Young people are avoiding banks with weak environmental credentials as demand for sustainability in financial services increases, according to new data.
Bank customers aged 18-34 are demanding financial products that allow them to manage their environmental impact, while 62% of customers said they want to be able to track their carbon footprint, according to data from Swedish open banking firm Tink. .
Tink bosses said transaction and payment data now gives customers a window into the wider impact of their spending habits.
“Payment information can be of great value in gaining insight into your carbon footprint,” Jan van Vonno, research director at Tink says City AM.
“From this information, you can retrieve insights into your lifestyle, how it aligns with your own sustainability goals, and how you can address certain issues.”
Tink warned that banks that fail to meet sustained demand risk losing business as consumer demand increases.
Around 42% of young users said they would not use a financial service provider they did not consider environmentally conscious, and 40% said they only invest their money in businesses or funds considered sustainable, double the national average of 21%.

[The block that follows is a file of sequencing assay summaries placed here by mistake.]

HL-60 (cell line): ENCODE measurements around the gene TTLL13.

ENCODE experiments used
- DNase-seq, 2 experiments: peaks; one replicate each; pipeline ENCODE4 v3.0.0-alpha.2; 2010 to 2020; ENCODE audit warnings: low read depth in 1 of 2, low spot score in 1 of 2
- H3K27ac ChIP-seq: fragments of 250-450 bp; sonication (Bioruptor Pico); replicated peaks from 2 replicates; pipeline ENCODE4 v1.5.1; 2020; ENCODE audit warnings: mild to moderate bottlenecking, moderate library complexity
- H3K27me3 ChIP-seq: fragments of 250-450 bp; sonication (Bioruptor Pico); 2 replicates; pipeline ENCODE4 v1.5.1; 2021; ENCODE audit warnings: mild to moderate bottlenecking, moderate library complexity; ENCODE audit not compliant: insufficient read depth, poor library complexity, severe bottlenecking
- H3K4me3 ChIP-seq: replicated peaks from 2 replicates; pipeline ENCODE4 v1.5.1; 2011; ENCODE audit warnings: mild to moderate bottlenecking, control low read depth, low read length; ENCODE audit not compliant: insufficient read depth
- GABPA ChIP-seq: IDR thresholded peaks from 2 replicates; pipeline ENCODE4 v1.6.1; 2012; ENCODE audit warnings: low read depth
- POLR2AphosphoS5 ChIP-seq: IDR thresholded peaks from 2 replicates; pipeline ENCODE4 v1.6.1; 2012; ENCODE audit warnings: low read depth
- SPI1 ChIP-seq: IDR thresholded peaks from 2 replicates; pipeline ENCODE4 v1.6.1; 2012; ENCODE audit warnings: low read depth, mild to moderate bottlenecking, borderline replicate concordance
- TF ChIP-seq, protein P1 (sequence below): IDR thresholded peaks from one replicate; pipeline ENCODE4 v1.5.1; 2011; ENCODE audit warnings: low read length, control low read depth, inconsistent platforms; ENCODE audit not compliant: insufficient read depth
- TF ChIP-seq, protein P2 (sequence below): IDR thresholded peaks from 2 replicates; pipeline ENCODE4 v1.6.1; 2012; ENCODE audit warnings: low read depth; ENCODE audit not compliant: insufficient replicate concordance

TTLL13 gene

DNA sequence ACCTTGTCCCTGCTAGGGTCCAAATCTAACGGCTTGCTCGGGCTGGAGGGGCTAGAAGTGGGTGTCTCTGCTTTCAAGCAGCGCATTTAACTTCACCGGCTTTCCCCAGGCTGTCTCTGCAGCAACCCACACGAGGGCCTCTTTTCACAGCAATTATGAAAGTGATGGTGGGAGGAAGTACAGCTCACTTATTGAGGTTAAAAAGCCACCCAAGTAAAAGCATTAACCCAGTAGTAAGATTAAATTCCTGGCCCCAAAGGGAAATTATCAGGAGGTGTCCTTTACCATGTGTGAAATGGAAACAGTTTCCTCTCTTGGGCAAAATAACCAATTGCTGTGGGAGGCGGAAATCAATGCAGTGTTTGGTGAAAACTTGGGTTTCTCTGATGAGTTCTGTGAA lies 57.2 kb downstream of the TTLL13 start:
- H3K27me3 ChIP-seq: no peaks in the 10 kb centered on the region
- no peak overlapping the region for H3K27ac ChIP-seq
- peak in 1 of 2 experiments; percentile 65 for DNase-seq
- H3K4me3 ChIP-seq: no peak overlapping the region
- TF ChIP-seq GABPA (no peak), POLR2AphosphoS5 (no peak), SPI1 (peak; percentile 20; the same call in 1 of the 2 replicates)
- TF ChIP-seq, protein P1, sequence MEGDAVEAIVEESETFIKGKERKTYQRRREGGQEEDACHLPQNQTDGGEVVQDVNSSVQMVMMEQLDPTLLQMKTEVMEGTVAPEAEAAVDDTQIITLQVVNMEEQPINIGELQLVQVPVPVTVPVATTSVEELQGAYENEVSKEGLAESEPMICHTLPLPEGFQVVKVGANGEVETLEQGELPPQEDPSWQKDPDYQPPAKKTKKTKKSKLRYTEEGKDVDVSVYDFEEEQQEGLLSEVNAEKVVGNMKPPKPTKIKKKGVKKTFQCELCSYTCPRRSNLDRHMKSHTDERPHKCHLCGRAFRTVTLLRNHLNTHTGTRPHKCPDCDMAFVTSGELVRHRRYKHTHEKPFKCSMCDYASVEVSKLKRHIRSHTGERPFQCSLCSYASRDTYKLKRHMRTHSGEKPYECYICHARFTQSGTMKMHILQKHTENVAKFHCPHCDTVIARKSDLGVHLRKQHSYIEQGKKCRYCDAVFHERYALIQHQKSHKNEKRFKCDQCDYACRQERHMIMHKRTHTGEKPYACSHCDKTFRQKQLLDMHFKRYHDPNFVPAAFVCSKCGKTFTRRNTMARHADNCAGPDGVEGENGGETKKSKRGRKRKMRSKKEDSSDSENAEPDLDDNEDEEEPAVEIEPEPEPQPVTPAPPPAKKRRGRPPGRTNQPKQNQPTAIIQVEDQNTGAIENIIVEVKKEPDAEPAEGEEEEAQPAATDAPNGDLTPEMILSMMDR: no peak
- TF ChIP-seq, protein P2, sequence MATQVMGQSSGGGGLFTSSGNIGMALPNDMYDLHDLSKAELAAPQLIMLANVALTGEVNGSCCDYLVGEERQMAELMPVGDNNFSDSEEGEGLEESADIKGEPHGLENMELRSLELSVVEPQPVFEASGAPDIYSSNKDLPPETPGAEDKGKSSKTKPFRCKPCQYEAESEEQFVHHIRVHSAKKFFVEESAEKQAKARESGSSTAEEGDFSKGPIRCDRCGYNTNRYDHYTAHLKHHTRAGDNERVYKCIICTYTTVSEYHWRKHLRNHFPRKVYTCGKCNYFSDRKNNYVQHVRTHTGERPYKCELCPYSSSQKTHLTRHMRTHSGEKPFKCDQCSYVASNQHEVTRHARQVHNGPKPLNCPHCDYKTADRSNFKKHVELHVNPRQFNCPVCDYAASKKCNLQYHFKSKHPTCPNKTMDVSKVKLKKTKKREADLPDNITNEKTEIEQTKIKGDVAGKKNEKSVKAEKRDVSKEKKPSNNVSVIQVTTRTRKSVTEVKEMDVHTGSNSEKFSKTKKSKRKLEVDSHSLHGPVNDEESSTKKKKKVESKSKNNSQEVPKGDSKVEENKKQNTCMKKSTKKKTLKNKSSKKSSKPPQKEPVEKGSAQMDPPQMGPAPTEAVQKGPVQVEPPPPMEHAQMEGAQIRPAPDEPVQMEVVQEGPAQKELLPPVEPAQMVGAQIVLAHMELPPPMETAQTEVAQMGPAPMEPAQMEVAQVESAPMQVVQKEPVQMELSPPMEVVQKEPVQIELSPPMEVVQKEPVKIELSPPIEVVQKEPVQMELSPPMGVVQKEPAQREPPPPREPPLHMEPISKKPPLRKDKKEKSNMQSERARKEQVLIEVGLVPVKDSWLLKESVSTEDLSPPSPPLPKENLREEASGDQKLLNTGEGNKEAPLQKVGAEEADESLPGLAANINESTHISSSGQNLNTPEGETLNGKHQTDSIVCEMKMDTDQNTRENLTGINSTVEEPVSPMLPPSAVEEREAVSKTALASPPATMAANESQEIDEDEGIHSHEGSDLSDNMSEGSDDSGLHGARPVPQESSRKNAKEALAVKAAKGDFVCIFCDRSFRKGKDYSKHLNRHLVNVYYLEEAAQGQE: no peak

van Vonno said incumbent banks are increasingly turning to fintech firms to provide transparency, and open banking has the potential to unleash data sharing between firms.
It comes as a wave of new financial products are launched to allow shoppers to track their carbon footprint, with a new debit card, Ekko, rolling out to users in London this month to allow users to track the impact environmental aspect of every purchase they make.
Big tech giants are also turning to public banking companies to provide a greater level of visibility into their customers’ spending habits.
Last month, Visa acquired Tink for $1.8 billion while Apple last week acquired British start-up Credit Kudos.